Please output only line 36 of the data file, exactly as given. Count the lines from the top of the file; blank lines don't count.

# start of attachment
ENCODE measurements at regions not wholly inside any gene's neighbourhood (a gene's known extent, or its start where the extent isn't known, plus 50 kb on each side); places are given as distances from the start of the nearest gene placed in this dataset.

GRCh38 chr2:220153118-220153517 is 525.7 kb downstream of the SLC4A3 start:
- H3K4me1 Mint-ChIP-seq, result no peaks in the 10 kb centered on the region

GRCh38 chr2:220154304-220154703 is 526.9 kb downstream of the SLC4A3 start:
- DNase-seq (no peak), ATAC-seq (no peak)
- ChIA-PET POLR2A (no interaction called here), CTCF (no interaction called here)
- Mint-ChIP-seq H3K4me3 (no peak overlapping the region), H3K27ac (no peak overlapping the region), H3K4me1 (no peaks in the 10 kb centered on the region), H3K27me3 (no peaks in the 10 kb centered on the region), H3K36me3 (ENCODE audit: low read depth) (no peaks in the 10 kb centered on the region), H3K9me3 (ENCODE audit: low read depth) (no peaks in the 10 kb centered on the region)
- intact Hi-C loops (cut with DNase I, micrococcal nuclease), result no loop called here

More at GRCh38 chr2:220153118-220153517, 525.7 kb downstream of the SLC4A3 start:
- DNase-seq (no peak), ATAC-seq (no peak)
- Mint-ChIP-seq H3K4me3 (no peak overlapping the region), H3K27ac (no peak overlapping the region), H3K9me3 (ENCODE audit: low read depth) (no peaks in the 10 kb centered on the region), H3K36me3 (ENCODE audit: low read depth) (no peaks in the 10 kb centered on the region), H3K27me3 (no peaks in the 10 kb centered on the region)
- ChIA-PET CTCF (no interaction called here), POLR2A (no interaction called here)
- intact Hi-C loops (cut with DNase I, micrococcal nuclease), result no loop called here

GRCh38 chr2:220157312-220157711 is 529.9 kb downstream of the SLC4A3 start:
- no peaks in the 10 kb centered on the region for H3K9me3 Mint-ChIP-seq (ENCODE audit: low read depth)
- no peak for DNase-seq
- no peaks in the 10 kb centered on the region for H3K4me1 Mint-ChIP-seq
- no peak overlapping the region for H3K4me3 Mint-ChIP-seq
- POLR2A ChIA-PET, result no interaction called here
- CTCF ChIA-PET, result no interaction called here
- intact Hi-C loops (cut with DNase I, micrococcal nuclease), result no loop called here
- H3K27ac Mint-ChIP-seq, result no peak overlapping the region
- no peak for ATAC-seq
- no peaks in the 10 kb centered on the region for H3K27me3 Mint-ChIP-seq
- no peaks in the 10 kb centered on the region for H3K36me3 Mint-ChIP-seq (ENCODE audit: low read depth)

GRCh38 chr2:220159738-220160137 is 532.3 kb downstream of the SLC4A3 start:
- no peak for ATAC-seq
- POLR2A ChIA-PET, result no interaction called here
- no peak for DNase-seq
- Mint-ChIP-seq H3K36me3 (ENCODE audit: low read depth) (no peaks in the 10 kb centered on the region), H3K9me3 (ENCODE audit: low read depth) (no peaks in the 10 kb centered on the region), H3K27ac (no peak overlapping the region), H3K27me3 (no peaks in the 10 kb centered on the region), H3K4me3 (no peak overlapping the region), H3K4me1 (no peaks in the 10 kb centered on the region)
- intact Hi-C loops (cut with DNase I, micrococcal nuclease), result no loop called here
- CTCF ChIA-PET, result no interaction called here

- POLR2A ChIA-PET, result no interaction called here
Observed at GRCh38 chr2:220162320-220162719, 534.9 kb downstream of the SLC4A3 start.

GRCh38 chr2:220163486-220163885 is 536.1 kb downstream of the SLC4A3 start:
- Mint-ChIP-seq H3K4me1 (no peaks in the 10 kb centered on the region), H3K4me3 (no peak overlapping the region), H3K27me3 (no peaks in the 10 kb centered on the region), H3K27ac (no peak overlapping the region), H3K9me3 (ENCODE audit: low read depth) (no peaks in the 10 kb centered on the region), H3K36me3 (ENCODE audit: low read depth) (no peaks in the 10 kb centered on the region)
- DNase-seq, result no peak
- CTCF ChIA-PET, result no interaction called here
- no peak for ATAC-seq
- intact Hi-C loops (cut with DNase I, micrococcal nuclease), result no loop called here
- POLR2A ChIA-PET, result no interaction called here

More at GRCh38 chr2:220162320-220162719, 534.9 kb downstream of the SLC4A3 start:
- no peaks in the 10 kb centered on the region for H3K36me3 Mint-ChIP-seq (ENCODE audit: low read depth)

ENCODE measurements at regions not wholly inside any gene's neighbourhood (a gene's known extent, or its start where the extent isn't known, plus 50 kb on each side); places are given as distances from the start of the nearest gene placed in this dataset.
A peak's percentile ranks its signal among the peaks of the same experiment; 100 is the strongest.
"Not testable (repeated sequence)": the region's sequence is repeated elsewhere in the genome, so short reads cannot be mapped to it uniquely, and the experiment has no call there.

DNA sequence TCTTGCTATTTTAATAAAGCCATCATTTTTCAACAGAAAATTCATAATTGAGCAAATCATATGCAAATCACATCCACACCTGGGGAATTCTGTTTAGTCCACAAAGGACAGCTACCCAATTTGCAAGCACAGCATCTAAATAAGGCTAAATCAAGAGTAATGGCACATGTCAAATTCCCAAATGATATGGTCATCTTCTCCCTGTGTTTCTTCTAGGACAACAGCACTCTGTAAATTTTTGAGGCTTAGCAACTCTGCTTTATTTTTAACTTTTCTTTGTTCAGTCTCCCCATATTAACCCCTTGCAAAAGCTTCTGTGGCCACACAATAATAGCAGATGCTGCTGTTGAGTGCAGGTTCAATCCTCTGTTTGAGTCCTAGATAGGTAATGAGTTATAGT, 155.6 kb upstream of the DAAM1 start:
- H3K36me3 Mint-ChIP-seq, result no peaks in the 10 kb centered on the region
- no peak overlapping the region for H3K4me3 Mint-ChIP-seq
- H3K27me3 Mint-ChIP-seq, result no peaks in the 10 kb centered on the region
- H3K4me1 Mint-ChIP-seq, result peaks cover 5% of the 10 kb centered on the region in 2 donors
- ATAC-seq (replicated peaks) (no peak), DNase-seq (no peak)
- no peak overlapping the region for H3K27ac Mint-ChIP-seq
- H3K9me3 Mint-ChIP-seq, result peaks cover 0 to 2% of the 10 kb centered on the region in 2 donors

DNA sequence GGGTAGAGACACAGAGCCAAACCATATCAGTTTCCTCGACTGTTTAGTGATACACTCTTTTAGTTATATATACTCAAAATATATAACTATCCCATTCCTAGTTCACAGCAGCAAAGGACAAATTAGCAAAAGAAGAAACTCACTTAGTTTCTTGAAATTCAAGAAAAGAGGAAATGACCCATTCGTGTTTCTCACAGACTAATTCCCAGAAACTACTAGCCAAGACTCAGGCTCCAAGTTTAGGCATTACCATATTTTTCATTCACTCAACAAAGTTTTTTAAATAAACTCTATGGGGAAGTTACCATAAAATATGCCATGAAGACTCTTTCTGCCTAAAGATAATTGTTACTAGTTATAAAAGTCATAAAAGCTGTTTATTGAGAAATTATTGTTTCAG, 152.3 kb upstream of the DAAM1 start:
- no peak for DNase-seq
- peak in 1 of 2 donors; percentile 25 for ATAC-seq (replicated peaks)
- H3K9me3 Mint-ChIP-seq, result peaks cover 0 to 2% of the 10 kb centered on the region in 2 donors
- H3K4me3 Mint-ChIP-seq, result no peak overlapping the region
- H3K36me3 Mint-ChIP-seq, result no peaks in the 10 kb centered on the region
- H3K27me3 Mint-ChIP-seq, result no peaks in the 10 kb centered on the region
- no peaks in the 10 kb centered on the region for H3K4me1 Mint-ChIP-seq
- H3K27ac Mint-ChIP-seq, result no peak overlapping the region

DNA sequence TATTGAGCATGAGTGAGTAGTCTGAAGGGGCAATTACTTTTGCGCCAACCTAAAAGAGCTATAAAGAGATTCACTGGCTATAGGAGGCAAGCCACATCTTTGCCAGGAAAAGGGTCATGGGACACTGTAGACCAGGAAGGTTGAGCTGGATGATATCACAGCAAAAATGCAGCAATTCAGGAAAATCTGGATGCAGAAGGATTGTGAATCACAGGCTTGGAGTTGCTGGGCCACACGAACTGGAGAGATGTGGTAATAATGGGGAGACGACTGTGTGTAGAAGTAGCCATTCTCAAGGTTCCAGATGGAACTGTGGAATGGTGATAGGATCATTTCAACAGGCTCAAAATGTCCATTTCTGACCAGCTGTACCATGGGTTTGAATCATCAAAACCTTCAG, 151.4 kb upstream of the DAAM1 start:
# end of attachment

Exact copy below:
- Mint-ChIP-seq H3K4me1 (no peaks in the 10 kb centered on the region), H3K4me3 (no peak overlapping the region), H3K27me3 (no peaks in the 10 kb centered on the region), H3K27ac (no peak overlapping the region), H3K9me3 (ENCODE audit: low read depth) (no peaks in the 10 kb centered on the region), H3K36me3 (ENCODE audit: low read depth) (no peaks in the 10 kb centered on the region)